As already noted above, in the sensor according to the invention, as in other systems, the disadvantage exists of the necessity of the use of a thermostat. This can be avoided, however, by measuring the electrolyte resistance with two alternating current frequencies, a low value (less than 100 Hz) and a high value (10 KHz or higher). The temperature can be determined by means of the impedance circle with which the real part and the imaginary part of the impedance is described. At the high frequency the circle intersects the axis and then gives the resistance of the electrolyte, at the low frequency the circle also intersects the axis and thus provides the value of the sum of electrolyte plus electrode. The value of the resistance at the high frequency can be plotted on a calibration curve as a function of the temperature. In this manner the temperature can be read, if desired by means of a reference curve stored in a microprocessor. In that case a thermocouple is not necessary in the sensor but, of course, a generator of the alternating voltage signal and possibly a microprocessor having a circuit coupled thereto are necessary.

The description of two constructions of an oxygen sensor according to the invention is now given by way of example.

EXAMPLE 1

A sintered tablet of the composition

(Bi2 O3)0.80 (Er2 O3)0.20

having a diameter of 0.7/μm and a thickness of 1.5 mm was provided with a 0.7/μm thick platinum layer on both major surfaces by sputtering. For this construction the value n in the above formula is n=-1/2.

At 700 C. the following values were measured:

______________________________________Relectrode    (100% O2) = 2.6ΩRelectrode    (1.6% O2) = 22.3ΩRelectrolyte  2.5ΩK = 2.7  0.1;and at 550 C.Relectrode    (100% O2 = 62ΩRelectrode    (1.6% O2) = 420ΩRelectrolyte  130ΩK = 58/ 4.______________________________________
EXAMPLE 2

A platinum gauze having 200 meshes/cm2 was sandwiched between two tablets of the same composition as the tablet used in Example 1. For this construction a value of n=-3/8 holds in the above formula.

At 700 C. the following values were measured;

______________________________________Relectorde   (100% O2) = 73ΩRelectrode   (1.6% O2) = 353ΩRelectrolyte 5ΩK = 74  1;______________________________________

and at 550 C. the following values:

______________________________________Relectrode    (100% O2) = 1420ΩRelectrode    (1.6% O2) = 5400ΩRelectrolyte  490ΩK = 1300  100______________________________________
Patent Citations
Cited PatentFiling datePublication dateApplicantTitle
US3691023 *15 Dec 197012 Sep 1972Westinghouse Electric CorpMethod for polarographic measurement of oxygen partial pressure
US4071817 *8 Mar 197631 Jan 1978Suntech, Inc.High temperature electrochemical cell tester
US4224113 *10 Apr 197923 Sep 1980Nissan Motor Company, LimitedMethod of detecting air/fuel ratio in combustor by detecting oxygen in combustion gas
US4233033 *19 Sep 197911 Nov 1980Bendix Autolite CorporationMethod and apparatus for measuring the O2 content of a gas
US4259292 *31 Jan 197831 Mar 1981Tokyo Shibaura Electric Co., Ltd.Gas detecting element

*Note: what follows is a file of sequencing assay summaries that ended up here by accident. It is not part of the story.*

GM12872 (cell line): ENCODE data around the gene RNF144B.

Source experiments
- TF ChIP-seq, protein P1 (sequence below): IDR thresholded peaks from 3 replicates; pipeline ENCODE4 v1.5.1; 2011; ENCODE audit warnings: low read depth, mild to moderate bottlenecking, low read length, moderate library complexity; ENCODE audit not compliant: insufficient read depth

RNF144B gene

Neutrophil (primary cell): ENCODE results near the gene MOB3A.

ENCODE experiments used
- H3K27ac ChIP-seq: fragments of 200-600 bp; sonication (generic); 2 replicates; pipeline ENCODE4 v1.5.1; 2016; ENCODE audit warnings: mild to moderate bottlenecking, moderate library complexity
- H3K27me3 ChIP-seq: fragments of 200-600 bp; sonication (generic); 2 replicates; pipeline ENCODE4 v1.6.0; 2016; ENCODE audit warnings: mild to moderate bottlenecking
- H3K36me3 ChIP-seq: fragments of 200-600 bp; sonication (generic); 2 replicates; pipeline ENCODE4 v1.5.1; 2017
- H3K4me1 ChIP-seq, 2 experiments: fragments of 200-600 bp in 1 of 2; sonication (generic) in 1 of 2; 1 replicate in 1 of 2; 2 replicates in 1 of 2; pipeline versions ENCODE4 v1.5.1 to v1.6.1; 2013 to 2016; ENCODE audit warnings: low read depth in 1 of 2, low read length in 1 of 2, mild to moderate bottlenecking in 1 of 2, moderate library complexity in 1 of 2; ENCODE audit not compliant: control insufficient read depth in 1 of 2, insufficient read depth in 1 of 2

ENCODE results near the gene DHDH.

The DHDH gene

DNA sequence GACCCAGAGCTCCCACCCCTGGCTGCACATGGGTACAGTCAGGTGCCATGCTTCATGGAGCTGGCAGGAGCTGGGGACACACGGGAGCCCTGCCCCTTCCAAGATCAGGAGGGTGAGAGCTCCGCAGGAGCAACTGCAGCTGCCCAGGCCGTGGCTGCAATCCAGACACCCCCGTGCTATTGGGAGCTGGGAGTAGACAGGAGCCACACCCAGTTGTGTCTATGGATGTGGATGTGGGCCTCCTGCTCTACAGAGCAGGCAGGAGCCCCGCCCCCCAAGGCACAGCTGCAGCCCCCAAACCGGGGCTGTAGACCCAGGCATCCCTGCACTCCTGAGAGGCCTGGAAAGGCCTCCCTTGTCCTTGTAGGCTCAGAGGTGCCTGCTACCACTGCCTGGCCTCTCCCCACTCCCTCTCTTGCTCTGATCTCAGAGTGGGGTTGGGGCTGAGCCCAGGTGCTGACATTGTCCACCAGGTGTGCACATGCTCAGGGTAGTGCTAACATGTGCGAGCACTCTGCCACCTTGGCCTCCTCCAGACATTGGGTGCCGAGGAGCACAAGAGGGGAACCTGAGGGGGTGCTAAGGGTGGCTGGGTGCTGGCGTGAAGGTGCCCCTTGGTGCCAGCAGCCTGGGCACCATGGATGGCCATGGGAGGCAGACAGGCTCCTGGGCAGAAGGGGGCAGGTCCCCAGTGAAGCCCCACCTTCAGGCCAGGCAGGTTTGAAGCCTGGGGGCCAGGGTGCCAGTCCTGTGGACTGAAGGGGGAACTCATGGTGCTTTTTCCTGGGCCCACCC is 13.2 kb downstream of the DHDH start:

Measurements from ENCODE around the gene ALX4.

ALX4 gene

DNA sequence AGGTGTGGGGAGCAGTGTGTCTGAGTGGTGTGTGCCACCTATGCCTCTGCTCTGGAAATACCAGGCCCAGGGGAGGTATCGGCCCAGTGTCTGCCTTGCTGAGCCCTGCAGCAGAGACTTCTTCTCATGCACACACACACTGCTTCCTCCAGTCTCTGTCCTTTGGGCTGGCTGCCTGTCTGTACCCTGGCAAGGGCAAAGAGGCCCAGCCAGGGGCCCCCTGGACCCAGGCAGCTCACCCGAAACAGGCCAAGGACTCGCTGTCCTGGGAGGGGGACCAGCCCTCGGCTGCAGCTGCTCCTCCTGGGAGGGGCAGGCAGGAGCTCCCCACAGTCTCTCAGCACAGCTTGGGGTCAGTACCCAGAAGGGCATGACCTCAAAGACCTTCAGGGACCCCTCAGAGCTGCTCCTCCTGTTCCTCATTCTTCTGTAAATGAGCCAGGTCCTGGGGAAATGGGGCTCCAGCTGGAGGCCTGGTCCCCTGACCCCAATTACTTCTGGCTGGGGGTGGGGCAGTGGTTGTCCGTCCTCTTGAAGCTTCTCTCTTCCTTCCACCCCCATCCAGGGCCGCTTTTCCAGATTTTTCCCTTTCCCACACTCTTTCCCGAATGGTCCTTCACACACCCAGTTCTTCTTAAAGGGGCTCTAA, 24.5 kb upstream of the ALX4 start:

US4264425 *23 May 198028 Apr 1981Nissan Motor Company, LimitedDevice for detection of air/fuel ratio from oxygen partial pressure in exhaust gas
US4302312 *25 Jul 198024 Nov 1981Nissan Motor Co., Ltd.Device for producing control signal for feedback control of air/fuel mixing ratio
US4304652 *6 Jun 19808 Dec 1981Nissan Motor Company, LimitedDevice for detection of air/fuel ratio from oxygen partial pressure in exhaust gas
US4322383 *18 Aug 198030 Mar 1982Nippon Soken, Inc.Gas component detection apparatus
US4345985 *23 Dec 198024 Aug 1982Nissan Motor Company, LimitedMethod of producing solid electrolyte oxygen-sensing element of laminated structure
US4472262 *24 May 198218 Sep 1984Kabushiki Kaisha Toyota Chuo KenkyushoLimiting electric current type oxygen concentration detector applied with temperature compensation
DE2918932A1 *10 May 197915 Nov 1979Hitachi LtdMessfuehler fuer gase
Non-Patent Citations
Reference
1 *Subbano E. C., Solid Electrolytes and their Applications, NY, Plenum Press, 1980, pp. 35 49.
2Subbano E. C., Solid Electrolytes and their Applications, NY, Plenum Press, 1980, pp. 35-49.
Referenced by
Citing PatentFiling datePublication dateApplicantTitle
US5006494 *24 Apr 19899 Apr 1991Gas Research InstituteStabilized bismuth oxide
US5183801 *9 Apr 19912 Feb 1993Gas Research InstituteStabilized bismuth oxide
US5422330 *14 Jan 19936 Jun 1995Valkyrie Scientific Proprietary, L.CSorbent compositions, uses, and methods of manufacture
US656689430 Oct 199820 May 2003Rosemarie Brand-GerhartProcess and device for detecting oxidizable and/or reducible gases in air
WO1990012767A1 *24 Apr 19901 Nov 1990Gas Res InstStabilized bismuth oxide
WO1997041423A1 *29 Apr 19976 Nov 1997Brand Gerhart RosemarieProcess and device for detecting oxidable and/or reducible gasses in air
Classifications
U.S. Classification204/425, 204/421, 204/424
International ClassificationG01N27/12, G01N27/41
Cooperative ClassificationG01N27/12
European ClassificationG01N27/12
Legal Events
DateCodeEventDescription
4 Apr 2000REMIMaintenance fee reminder mailed
27 Mar 2000FPAYFee payment
Year of fee payment: 12
27 Mar 2000SULPSurcharge for late payment
17 Mar 1997ASAssignment
Owner name: GASMODUL, B.V., NETHERLANDS
Free format text: CHANGE OF ADDRESS OF ASSIGNEE;ASSIGNOR:GASMODUL, B.V.;REEL/FRAME:008423/0561
Effective date: 19961023
29 Jan 1996FPAYFee payment
Year of fee payment: 8
15 Jul 1993ASAssignment
Owner name: GASMODUL B.V., NETHERLANDS
Free format text: ASSIGNMENT OF ASSIGNORS INTEREST;ASSIGNOR:U. S. PHILIPS CORPORATION;REEL/FRAME:006611/0564
Effective date: 19930712
2 Mar 1992FPAYFee payment
Year of fee payment: 4